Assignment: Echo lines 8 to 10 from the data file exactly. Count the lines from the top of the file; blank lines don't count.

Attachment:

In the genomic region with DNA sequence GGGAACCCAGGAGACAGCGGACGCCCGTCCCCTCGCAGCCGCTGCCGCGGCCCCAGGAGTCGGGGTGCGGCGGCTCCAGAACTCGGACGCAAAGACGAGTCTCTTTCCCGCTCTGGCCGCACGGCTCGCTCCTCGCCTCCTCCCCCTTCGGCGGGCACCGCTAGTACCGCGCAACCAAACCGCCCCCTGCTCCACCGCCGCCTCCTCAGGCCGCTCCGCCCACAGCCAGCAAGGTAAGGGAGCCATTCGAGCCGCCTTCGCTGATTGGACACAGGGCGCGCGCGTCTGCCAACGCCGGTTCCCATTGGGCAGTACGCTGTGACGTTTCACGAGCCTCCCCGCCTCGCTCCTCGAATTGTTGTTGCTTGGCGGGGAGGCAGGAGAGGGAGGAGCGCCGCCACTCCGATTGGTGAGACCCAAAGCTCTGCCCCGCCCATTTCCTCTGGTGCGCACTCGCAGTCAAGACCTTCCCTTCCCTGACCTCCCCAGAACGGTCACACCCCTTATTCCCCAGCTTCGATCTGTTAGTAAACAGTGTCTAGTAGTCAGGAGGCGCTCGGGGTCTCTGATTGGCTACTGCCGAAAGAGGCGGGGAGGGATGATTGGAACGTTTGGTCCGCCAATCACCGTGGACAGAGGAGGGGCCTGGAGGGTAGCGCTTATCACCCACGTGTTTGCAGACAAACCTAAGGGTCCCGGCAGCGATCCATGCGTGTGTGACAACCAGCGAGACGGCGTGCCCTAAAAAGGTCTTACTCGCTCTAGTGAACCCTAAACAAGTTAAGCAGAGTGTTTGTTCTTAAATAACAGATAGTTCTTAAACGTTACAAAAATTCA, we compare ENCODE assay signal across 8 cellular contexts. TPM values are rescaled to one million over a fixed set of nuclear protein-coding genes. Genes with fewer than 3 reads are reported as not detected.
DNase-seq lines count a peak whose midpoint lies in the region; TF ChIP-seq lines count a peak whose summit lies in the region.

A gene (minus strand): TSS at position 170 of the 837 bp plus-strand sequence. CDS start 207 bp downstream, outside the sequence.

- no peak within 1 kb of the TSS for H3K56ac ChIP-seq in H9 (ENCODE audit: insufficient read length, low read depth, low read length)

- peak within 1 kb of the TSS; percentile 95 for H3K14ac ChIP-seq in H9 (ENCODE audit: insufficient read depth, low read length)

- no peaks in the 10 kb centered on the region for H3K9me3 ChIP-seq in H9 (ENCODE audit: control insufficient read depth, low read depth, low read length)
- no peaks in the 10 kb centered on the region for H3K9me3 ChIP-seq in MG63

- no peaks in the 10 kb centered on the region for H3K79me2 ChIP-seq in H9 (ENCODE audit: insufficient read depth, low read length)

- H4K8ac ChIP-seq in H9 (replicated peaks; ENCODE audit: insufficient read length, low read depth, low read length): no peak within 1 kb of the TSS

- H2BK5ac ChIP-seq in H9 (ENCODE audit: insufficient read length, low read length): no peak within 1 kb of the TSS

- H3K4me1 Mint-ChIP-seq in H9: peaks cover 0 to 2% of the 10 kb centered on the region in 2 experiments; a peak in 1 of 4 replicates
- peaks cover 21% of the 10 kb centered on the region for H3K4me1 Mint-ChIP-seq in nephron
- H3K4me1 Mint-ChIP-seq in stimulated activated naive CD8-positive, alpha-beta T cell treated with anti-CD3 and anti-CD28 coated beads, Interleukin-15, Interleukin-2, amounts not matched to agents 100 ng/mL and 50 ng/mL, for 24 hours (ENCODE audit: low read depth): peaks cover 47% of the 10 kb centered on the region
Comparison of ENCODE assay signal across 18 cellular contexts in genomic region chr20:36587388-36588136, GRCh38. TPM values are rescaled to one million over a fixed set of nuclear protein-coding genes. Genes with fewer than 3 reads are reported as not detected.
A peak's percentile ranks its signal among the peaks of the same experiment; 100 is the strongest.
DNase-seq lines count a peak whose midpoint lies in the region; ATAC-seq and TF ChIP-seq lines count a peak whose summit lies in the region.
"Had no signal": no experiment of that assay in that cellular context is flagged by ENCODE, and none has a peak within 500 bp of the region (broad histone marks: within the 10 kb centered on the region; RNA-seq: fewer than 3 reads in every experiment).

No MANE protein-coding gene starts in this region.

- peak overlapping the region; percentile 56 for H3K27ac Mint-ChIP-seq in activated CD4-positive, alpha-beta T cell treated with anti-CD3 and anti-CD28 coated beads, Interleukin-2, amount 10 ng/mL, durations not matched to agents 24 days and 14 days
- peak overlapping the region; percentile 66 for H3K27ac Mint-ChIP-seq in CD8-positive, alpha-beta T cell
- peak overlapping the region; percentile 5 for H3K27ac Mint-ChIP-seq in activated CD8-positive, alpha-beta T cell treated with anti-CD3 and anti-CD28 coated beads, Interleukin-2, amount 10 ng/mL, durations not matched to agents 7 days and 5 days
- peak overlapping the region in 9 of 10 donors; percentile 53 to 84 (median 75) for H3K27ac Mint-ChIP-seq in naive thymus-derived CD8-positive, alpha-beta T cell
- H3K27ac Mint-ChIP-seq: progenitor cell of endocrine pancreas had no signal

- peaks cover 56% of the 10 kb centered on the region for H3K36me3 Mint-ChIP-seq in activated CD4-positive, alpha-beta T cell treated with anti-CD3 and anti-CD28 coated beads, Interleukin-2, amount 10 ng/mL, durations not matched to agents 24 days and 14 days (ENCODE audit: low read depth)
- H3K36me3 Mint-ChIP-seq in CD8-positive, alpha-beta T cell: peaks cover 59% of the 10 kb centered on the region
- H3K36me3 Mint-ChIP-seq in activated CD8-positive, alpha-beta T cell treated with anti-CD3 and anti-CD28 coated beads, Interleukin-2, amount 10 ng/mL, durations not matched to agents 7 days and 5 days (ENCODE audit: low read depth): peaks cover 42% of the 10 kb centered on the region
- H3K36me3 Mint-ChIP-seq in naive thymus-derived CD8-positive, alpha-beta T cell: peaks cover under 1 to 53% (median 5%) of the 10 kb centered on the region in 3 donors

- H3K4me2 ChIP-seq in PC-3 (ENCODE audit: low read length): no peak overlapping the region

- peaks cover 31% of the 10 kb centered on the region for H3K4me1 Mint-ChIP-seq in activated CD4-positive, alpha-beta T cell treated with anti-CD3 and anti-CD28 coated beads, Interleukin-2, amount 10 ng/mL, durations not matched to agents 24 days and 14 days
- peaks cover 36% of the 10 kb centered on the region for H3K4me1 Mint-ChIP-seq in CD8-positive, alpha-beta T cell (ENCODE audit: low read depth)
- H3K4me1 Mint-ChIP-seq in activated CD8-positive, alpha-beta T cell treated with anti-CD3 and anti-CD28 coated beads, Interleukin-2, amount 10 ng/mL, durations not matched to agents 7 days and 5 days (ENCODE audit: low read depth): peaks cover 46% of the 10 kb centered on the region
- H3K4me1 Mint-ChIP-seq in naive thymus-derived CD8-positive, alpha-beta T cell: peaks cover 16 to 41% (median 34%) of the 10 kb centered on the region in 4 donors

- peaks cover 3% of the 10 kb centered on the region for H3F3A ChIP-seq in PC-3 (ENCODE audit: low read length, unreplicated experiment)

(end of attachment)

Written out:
- no peaks in the 10 kb centered on the region for H3K79me2 ChIP-seq in H9 (ENCODE audit: insufficient read depth, low read length)

- H4K8ac ChIP-seq in H9 (replicated peaks; ENCODE audit: insufficient read length, low read depth, low read length): no peak within 1 kb of the TSS

- H2BK5ac ChIP-seq in H9 (ENCODE audit: insufficient read length, low read length): no peak within 1 kb of the TSS